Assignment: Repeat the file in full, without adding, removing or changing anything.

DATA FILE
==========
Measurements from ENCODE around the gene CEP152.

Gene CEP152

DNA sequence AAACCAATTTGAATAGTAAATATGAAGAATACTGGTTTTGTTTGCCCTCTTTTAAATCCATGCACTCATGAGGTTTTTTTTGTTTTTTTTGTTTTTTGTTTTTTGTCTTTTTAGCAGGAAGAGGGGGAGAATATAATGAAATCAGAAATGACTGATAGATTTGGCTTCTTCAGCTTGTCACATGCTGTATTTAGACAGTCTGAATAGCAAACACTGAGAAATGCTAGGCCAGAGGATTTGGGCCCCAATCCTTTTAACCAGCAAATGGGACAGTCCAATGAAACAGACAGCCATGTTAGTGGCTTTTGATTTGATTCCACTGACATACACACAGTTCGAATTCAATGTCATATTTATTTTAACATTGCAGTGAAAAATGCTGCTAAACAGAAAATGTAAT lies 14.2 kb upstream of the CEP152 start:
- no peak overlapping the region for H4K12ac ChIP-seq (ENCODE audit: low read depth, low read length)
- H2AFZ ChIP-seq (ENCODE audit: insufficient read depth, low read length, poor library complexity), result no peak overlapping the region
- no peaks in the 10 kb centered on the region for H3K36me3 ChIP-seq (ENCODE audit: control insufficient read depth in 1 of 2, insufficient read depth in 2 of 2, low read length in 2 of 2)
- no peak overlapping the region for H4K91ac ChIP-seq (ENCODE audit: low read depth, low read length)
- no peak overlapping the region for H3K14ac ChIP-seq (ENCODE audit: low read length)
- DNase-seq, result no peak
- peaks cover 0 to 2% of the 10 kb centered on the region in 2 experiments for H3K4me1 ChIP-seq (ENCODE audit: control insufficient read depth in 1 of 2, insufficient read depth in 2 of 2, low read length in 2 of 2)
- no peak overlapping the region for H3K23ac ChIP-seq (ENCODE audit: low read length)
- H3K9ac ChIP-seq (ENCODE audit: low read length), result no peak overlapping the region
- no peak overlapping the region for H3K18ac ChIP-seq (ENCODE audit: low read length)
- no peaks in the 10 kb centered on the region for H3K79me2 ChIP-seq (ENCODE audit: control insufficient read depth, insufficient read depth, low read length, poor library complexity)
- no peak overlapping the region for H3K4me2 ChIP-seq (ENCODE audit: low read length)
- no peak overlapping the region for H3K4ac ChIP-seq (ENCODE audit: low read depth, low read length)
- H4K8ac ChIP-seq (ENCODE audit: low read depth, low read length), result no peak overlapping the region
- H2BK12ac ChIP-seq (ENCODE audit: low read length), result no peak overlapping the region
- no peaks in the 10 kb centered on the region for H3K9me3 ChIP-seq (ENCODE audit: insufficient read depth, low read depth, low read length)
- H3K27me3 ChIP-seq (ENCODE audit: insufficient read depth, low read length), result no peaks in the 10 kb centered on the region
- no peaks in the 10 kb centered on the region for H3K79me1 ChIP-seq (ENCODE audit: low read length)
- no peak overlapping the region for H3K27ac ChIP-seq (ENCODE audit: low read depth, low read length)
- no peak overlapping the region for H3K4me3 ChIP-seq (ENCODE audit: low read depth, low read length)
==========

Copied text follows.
Measurements from ENCODE around the gene CEP152.

Gene CEP152

DNA sequence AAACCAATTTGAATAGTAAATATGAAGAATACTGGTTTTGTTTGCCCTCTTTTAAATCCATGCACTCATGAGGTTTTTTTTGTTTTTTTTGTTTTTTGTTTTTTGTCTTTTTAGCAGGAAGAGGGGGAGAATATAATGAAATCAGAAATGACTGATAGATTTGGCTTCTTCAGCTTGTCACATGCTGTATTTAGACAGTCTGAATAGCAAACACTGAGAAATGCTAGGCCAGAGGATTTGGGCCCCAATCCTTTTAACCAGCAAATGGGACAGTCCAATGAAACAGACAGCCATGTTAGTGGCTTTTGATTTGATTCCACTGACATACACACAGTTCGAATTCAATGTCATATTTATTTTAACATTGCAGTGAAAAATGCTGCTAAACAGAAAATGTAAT lies 14.2 kb upstream of the CEP152 start:
- no peak overlapping the region for H4K12ac ChIP-seq (ENCODE audit: low read depth, low read length)
- H2AFZ ChIP-seq (ENCODE audit: insufficient read depth, low read length, poor library complexity), result no peak overlapping the region
- no peaks in the 10 kb centered on the region for H3K36me3 ChIP-seq (ENCODE audit: control insufficient read depth in 1 of 2, insufficient read depth in 2 of 2, low read length in 2 of 2)
- no peak overlapping the region for H4K91ac ChIP-seq (ENCODE audit: low read depth, low read length)
- no peak overlapping the region for H3K14ac ChIP-seq (ENCODE audit: low read length)
- DNase-seq, result no peak
- peaks cover 0 to 2% of the 10 kb centered on the region in 2 experiments for H3K4me1 ChIP-seq (ENCODE audit: control insufficient read depth in 1 of 2, insufficient read depth in 2 of 2, low read length in 2 of 2)
- no peak overlapping the region for H3K23ac ChIP-seq (ENCODE audit: low read length)
- H3K9ac ChIP-seq (ENCODE audit: low read length), result no peak overlapping the region
- no peak overlapping the region for H3K18ac ChIP-seq (ENCODE audit: low read length)
- no peaks in the 10 kb centered on the region for H3K79me2 ChIP-seq (ENCODE audit: control insufficient read depth, insufficient read depth, low read length, poor library complexity)
- no peak overlapping the region for H3K4me2 ChIP-seq (ENCODE audit: low read length)
- no peak overlapping the region for H3K4ac ChIP-seq (ENCODE audit: low read depth, low read length)
- H4K8ac ChIP-seq (ENCODE audit: low read depth, low read length), result no peak overlapping the region
- H2BK12ac ChIP-seq (ENCODE audit: low read length), result no peak overlapping the region
- no peaks in the 10 kb centered on the region for H3K9me3 ChIP-seq (ENCODE audit: insufficient read depth, low read depth, low read length)
- H3K27me3 ChIP-seq (ENCODE audit: insufficient read depth, low read length), result no peaks in the 10 kb centered on the region
- no peaks in the 10 kb centered on the region for H3K79me1 ChIP-seq (ENCODE audit: low read length)
- no peak overlapping the region for H3K27ac ChIP-seq (ENCODE audit: low read depth, low read length)
- no peak overlapping the region for H3K4me3 ChIP-seq (ENCODE audit: low read depth, low read length)